The thought of a new season of professional tennis certainly gets the loins girding again to play. Too old, never say never. One of the most common problems people experience when the tennis season starts and that is troublesome blisters. To give them their Sunday best description blisters are a dilation of an existing space within the epidermis, (that's the outside layer of the skin), which fills, with exudation i.e. excess tissue fluid or blood. Superficial blisters or vesicles are the most common arise and measure < 0.5cm in diameter. These are caused by compression and when the skin temporarily rubs rudely against another rough surface.
A favourite old time treatment for blisters was a cabbage poultice. Placed carefully in the shoe beside the site of the blister the cabbage poultice acts as a physical barrier preventing further sheers between opposing surfaces. This is the first principle of treating a blister but I cannot see Novak Djokovic wearing a cabbage poultice, can you?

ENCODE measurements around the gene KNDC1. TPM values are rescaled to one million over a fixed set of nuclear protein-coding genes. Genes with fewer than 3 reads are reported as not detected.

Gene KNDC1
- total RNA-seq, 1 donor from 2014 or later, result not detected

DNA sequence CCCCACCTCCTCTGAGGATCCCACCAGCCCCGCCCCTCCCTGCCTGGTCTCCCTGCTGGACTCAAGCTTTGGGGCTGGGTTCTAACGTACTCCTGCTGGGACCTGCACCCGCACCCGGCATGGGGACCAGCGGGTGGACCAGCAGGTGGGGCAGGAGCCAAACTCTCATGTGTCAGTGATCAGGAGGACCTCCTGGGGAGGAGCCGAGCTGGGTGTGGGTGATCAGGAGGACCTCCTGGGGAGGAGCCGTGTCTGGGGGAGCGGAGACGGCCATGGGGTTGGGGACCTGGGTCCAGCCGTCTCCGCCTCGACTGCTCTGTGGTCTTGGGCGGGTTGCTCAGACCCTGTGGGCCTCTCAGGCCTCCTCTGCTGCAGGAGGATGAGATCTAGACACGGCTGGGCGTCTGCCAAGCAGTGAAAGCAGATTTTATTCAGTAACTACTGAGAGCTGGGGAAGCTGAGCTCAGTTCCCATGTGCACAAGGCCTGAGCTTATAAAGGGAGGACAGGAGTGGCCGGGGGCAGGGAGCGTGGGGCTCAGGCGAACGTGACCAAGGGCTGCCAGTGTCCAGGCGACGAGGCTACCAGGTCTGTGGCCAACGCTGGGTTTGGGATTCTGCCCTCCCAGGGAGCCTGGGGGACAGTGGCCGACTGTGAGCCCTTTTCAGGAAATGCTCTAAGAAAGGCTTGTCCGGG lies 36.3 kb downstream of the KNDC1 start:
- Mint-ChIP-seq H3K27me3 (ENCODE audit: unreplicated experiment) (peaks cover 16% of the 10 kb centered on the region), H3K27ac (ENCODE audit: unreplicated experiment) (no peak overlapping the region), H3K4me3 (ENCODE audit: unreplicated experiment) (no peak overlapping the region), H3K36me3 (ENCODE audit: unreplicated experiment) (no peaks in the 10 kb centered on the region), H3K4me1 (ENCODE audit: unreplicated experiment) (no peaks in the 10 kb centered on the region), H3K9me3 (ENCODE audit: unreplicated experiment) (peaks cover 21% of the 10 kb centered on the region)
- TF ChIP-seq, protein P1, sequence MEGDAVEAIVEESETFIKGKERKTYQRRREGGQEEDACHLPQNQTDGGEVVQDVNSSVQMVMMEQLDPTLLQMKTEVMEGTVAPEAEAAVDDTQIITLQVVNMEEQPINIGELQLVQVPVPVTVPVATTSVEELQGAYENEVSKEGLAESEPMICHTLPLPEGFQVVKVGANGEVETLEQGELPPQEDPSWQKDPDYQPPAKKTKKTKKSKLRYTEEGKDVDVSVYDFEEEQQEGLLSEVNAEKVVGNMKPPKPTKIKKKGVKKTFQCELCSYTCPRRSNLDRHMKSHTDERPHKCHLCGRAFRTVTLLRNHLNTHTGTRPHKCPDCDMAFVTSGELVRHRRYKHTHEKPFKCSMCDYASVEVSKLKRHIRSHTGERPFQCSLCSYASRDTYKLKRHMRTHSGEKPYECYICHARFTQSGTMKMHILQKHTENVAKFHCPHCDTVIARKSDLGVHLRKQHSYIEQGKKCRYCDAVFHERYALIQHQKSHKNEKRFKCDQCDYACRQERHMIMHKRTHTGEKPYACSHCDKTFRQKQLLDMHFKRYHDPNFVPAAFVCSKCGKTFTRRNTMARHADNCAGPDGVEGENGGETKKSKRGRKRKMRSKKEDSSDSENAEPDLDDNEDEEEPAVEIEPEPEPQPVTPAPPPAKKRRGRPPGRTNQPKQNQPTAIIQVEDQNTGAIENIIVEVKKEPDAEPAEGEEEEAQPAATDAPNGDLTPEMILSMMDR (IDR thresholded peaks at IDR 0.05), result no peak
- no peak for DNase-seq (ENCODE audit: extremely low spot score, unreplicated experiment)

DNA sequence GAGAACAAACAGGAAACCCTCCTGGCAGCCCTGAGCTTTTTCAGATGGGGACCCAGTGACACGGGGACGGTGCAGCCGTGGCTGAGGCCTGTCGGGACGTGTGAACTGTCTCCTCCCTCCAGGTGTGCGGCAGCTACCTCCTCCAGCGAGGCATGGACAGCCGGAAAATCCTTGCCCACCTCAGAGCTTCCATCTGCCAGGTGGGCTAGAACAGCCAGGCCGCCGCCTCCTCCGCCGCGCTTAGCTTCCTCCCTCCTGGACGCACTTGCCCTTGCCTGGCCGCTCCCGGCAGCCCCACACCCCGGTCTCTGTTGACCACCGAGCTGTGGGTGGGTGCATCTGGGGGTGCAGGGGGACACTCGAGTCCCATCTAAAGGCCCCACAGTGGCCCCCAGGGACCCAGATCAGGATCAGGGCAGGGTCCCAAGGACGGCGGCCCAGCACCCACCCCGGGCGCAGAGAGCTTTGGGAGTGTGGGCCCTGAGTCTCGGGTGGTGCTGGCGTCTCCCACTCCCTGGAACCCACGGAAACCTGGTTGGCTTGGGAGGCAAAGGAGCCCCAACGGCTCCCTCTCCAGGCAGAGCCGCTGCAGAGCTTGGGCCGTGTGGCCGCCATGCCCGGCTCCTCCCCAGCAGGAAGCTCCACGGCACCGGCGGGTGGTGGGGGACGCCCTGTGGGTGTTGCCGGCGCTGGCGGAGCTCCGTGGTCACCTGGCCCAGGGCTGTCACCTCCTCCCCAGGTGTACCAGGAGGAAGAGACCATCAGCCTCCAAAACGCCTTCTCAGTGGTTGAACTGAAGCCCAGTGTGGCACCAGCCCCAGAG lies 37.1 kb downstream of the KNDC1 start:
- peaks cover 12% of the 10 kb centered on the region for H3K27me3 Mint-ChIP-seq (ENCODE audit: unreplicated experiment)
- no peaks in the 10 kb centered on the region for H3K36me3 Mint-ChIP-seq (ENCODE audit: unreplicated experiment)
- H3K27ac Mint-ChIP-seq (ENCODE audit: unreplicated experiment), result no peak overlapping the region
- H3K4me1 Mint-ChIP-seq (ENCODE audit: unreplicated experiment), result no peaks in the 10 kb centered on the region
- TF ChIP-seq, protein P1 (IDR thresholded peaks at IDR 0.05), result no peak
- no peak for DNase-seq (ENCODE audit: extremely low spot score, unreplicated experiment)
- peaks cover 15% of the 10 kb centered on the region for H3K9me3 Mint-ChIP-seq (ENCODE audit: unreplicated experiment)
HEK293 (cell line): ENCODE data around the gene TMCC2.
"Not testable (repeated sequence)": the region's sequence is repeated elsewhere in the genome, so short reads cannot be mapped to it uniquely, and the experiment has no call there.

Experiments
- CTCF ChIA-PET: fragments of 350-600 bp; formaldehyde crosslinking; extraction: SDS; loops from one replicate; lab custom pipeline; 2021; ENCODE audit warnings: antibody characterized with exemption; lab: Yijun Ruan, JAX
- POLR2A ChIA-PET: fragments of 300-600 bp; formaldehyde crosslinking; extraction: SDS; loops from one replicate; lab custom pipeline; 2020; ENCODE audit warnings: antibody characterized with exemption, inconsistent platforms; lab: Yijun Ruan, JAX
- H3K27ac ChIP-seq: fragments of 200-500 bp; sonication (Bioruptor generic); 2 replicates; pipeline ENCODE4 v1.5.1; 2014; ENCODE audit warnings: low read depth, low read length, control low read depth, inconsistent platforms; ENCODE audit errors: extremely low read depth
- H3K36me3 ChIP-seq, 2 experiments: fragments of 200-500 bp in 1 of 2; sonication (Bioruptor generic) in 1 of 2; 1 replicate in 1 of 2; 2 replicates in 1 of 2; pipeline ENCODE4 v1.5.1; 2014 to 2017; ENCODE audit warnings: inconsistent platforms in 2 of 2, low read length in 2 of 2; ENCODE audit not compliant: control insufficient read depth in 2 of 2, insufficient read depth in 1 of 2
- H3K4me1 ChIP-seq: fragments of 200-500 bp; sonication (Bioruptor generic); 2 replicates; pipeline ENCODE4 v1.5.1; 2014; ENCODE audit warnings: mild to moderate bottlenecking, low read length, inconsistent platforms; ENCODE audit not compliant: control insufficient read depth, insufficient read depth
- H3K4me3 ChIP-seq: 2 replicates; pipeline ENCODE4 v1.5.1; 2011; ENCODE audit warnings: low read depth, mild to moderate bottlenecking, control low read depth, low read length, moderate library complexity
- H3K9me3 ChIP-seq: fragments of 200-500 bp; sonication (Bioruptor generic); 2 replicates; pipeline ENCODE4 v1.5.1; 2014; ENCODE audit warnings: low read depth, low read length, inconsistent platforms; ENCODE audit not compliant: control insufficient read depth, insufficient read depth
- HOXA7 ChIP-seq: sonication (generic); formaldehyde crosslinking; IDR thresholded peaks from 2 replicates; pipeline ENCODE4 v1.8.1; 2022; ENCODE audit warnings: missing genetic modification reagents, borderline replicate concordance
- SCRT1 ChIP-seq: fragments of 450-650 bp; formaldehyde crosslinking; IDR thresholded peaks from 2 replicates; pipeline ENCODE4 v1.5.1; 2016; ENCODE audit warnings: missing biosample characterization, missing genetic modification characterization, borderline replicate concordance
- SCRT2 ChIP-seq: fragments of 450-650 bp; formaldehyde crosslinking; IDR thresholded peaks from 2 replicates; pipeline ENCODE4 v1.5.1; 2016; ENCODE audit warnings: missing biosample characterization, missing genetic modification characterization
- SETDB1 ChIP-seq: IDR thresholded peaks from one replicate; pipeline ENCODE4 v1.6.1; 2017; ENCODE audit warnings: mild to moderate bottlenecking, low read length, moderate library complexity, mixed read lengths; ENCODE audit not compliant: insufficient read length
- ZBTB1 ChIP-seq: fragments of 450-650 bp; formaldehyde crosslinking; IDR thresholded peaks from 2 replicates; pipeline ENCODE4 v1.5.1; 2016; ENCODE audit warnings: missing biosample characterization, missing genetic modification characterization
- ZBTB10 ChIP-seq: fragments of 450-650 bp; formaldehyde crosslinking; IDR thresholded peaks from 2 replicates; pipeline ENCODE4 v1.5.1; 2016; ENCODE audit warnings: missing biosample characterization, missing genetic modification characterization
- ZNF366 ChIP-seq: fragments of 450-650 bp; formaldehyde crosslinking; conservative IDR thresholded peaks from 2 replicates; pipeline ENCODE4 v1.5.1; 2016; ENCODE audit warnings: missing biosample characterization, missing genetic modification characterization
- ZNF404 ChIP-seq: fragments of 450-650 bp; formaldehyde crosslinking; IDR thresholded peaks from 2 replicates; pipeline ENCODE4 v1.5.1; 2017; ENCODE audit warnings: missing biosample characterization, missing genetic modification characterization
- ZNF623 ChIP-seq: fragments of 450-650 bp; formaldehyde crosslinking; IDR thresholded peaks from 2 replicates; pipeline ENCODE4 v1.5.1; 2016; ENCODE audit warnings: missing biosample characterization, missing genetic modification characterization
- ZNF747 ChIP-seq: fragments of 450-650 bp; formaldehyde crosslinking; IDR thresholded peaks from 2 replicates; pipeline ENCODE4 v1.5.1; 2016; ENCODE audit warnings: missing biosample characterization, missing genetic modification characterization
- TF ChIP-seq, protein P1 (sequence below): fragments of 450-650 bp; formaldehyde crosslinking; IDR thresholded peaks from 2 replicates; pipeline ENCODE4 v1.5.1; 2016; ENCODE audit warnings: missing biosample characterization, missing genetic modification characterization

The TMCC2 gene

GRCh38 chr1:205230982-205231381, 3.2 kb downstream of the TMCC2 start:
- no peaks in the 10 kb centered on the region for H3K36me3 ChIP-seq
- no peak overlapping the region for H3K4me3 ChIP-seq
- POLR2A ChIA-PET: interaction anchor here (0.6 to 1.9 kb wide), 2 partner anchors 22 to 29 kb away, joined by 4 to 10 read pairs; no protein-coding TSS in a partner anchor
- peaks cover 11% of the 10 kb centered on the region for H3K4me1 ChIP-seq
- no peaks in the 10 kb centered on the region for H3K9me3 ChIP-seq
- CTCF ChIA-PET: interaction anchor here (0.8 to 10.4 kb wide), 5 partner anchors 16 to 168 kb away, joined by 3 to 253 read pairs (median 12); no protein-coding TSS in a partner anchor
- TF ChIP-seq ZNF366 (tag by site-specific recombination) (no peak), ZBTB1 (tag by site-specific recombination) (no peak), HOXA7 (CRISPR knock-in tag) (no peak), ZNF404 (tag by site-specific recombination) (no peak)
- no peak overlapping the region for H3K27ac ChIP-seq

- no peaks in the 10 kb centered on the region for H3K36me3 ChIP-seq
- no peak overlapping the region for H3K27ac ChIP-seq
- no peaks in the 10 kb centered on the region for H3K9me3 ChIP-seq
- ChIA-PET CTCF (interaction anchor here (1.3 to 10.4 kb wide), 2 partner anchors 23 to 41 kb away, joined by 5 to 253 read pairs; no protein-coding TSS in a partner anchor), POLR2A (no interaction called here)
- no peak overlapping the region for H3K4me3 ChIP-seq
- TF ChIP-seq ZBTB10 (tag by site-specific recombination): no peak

A common temptation for all is to burst the blister. Not a good idea and when it is unbroken, best the skin surface is left intact. A good idea is to cover the blister and its immediate surround with stretch strapping. This encourages tissue fluid to be reabsorbed as well as a second skin to protect the sensitive area. Pain associated with a sore blister may be relieved with surgical lancing which is best done by a health care professional.
Another common ailment exacerbated by friction from shoes is bunions. Many people think bunions describe a bony misalignment (or Hallux Abducto Valgus HAV).
A bursa or fluid filled sack sits deeper in the skin at the dermal /epidermal junction. The primary function is to protect vulnerable areas such as the big toe joint or back of the heel. When the area is aggravated by repeated sheer the bursa becomes inflamed i.e a bursitis.
An old cure for bunions was nightly rubs of patchouli and lavender oil, or chamomile or geranium ointment. This is very pleasant compared to earlier cures which involved cow dung.
If you suffer persistent pain in the feet, please consult your foot physician.
Rebecca Rushton The Advanced Guide to Blister Prevention